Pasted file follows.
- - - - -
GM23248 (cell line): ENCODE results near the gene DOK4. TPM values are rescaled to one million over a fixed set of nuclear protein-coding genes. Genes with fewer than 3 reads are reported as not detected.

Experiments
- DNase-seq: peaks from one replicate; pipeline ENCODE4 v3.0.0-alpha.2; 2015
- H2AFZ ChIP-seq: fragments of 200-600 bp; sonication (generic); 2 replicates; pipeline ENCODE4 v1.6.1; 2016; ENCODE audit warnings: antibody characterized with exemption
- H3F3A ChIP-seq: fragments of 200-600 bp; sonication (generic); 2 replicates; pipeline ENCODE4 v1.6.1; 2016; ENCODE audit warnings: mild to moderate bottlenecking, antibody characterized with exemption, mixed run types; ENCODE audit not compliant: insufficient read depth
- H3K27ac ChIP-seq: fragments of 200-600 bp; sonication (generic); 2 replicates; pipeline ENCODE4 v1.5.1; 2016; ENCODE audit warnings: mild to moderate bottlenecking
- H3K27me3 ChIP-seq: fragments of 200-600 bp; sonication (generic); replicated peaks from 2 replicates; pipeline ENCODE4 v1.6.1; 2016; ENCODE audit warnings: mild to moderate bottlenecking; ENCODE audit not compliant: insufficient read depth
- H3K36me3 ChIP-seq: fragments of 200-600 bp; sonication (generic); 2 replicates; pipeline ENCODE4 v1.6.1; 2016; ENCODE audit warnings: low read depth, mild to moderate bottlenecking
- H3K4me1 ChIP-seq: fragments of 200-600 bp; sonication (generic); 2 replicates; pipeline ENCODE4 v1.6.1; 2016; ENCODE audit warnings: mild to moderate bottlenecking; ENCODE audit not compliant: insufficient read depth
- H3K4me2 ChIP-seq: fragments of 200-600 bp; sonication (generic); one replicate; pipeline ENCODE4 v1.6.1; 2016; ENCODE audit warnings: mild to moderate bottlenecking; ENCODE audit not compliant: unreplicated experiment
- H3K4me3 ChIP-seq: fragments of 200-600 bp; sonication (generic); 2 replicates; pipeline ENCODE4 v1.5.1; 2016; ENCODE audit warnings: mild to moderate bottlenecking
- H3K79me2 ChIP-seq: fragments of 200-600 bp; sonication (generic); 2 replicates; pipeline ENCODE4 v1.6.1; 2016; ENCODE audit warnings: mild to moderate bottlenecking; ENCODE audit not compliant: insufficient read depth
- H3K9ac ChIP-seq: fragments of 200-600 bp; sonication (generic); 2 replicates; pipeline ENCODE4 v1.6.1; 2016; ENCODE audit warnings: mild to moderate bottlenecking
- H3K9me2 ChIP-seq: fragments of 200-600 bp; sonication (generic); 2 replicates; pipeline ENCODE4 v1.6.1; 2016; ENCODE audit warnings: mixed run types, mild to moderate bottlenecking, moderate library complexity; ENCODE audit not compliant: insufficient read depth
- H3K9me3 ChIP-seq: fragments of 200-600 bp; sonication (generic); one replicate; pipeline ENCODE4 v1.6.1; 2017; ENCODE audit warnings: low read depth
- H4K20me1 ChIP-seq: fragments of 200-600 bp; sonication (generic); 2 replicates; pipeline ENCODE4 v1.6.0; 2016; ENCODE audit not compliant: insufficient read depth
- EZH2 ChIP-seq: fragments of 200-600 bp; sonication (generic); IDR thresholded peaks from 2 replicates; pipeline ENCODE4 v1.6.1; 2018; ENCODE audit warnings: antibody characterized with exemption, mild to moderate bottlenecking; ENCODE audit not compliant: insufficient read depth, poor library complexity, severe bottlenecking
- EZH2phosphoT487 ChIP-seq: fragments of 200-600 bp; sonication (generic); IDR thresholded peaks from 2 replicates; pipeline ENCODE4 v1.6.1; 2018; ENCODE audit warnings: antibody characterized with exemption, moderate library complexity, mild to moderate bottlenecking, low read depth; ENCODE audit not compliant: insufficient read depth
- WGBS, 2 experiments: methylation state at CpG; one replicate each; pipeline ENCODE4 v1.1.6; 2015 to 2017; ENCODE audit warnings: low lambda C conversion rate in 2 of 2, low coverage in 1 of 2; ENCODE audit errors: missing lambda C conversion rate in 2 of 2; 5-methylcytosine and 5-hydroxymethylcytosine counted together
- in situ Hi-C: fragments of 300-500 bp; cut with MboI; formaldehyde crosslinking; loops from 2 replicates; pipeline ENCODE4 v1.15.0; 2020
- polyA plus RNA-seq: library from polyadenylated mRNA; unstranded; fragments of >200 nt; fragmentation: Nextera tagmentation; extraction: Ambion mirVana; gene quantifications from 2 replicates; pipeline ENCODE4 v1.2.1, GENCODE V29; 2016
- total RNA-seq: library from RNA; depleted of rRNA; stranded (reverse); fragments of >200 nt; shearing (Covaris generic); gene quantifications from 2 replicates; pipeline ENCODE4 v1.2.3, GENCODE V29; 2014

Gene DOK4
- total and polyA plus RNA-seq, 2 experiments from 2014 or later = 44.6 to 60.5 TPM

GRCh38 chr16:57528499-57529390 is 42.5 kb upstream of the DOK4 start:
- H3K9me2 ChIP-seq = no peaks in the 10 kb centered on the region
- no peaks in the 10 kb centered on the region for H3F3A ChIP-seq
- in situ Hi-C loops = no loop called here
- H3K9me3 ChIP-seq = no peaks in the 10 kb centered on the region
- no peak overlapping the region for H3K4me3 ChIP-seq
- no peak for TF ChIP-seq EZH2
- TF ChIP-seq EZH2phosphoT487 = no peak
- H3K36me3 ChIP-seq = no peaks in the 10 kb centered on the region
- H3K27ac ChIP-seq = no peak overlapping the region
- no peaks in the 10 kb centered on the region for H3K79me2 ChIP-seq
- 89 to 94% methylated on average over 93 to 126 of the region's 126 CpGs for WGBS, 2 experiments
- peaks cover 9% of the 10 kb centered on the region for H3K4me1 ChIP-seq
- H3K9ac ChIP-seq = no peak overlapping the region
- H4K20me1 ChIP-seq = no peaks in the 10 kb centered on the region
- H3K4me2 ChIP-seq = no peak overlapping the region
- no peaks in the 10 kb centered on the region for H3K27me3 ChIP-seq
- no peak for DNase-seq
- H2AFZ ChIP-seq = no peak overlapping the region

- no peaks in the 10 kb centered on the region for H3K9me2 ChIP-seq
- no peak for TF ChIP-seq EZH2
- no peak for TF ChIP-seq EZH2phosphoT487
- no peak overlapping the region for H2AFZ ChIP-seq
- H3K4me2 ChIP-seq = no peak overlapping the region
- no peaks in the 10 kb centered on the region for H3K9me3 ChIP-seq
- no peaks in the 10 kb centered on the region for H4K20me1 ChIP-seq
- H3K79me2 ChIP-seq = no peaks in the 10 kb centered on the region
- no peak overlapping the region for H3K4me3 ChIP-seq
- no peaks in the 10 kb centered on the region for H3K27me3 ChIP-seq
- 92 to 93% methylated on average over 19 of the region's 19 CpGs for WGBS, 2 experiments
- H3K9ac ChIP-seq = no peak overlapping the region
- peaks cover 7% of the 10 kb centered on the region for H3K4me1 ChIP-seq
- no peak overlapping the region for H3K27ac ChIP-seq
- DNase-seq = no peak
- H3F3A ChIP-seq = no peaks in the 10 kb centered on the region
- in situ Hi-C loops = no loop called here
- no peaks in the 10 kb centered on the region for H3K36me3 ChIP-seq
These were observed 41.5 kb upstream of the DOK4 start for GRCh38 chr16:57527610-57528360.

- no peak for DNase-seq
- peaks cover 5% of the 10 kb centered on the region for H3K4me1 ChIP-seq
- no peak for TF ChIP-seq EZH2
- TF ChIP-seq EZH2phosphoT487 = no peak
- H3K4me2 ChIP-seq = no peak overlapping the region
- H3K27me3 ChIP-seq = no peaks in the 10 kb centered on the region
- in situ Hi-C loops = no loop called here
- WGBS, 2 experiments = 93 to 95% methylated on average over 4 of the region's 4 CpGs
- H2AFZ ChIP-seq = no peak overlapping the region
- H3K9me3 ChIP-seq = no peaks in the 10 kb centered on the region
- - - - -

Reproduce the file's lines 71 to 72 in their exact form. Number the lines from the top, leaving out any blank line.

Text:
- H2AFZ ChIP-seq = no peak overlapping the region
- H3K9me3 ChIP-seq = no peaks in the 10 kb centered on the region